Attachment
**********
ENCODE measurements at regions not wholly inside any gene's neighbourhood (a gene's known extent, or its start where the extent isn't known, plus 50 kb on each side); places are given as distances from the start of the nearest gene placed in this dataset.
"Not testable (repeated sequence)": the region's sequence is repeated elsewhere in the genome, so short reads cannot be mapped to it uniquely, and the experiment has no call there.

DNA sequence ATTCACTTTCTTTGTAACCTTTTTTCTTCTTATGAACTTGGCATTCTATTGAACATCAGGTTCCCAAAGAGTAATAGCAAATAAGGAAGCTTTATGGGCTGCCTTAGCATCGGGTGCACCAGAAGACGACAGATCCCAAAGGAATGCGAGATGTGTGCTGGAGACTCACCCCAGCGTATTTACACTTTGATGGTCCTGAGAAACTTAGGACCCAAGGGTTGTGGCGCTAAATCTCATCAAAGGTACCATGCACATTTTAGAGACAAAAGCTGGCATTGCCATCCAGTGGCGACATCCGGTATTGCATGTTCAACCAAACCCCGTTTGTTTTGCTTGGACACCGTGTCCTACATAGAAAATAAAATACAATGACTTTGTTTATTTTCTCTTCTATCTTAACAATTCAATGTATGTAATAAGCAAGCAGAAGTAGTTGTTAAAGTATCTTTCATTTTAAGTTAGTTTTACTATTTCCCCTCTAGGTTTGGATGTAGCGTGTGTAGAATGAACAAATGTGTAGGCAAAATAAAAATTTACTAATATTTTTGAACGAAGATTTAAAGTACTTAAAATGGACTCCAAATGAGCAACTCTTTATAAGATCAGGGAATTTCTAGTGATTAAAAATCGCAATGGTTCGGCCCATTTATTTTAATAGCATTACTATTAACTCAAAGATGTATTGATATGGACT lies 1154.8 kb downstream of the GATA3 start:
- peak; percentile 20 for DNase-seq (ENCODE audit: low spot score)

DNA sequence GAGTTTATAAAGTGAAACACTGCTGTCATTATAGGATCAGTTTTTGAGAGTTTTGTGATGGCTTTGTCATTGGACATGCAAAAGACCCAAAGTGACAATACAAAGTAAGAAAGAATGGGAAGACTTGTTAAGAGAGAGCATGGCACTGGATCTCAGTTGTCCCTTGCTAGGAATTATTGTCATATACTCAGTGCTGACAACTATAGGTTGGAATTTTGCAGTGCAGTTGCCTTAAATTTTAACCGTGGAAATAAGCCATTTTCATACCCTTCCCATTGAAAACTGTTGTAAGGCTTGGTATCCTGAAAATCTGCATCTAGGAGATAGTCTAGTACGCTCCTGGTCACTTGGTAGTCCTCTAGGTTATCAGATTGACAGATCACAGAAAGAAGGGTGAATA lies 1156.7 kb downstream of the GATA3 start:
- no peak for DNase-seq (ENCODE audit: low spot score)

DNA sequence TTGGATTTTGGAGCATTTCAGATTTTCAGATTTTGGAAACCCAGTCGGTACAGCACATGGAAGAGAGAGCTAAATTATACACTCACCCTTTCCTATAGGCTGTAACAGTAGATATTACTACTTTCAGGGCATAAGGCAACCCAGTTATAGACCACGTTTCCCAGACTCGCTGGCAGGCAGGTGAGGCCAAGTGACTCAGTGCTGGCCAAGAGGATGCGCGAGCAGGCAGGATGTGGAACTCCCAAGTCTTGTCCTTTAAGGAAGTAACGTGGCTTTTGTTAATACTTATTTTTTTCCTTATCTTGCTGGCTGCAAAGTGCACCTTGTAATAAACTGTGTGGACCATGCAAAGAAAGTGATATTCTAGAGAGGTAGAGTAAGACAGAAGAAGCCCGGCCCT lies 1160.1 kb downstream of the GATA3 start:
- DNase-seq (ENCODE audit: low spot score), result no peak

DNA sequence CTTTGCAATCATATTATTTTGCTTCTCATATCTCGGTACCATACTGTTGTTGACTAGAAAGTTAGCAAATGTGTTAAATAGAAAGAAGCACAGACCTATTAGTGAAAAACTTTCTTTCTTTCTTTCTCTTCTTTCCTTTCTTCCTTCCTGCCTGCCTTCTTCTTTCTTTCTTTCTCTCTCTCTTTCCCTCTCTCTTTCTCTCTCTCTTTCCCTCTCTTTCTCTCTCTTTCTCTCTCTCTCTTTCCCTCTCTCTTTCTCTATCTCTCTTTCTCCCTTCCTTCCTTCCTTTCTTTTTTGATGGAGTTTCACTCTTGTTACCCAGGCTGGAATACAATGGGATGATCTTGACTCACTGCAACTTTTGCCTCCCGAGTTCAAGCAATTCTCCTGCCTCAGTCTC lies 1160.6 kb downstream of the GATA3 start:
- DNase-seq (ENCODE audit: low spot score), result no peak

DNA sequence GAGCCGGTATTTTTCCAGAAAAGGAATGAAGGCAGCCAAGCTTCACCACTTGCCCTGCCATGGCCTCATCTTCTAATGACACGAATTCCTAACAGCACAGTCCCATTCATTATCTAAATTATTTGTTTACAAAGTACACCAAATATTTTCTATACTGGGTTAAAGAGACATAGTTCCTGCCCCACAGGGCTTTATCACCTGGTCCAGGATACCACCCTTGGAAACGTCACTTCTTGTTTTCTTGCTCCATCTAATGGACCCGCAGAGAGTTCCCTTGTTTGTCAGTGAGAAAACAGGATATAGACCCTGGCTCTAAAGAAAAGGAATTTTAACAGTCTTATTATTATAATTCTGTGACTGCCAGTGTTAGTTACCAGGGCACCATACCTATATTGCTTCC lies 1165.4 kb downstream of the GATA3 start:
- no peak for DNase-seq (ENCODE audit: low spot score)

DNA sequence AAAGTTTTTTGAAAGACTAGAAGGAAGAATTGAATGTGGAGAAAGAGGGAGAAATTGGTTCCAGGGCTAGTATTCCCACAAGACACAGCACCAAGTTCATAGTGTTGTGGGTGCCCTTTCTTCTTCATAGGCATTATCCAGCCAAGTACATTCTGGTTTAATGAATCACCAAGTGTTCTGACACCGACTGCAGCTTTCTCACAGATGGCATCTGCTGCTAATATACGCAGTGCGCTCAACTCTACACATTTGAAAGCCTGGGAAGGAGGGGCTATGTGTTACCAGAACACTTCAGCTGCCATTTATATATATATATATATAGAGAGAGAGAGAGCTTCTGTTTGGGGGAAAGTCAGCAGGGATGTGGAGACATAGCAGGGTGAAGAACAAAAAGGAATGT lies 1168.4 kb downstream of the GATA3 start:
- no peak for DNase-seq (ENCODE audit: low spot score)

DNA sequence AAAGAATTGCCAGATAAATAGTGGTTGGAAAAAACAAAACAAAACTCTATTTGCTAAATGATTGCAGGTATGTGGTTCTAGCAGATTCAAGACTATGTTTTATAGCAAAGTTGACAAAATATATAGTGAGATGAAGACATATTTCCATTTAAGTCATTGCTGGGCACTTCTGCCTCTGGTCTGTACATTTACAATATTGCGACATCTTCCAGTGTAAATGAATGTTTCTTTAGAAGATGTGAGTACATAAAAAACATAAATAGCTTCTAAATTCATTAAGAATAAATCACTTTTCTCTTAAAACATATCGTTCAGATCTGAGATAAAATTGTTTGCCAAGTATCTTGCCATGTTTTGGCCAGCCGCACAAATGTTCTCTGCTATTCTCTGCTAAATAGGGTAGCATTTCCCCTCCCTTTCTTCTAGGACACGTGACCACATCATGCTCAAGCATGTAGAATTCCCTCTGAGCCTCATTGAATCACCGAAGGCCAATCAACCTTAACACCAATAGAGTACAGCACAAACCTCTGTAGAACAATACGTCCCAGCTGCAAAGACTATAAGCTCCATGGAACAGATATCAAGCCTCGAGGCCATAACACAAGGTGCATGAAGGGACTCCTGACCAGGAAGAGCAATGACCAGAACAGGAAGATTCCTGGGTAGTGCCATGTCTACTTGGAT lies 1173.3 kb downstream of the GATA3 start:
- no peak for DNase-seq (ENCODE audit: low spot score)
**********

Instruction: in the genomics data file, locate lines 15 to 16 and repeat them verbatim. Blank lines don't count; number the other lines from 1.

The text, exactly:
DNA sequence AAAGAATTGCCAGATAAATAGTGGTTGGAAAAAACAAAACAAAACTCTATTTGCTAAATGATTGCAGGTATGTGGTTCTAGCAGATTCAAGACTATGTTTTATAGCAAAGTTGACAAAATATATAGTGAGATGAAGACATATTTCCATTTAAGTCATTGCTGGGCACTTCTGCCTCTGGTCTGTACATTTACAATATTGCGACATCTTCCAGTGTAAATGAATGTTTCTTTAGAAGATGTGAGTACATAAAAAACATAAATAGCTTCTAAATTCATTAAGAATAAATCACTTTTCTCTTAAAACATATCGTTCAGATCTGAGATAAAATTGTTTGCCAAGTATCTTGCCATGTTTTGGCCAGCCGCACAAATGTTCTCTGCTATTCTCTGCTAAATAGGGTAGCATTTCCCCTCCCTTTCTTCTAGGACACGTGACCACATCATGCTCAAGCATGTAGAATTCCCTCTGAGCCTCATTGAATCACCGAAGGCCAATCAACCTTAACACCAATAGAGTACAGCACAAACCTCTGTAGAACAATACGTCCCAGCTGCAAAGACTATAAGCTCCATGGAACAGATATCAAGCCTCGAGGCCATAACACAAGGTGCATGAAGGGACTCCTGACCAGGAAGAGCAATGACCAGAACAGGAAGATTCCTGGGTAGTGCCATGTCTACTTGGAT lies 1173.3 kb downstream of the GATA3 start:
- no peak for DNase-seq (ENCODE audit: low spot score)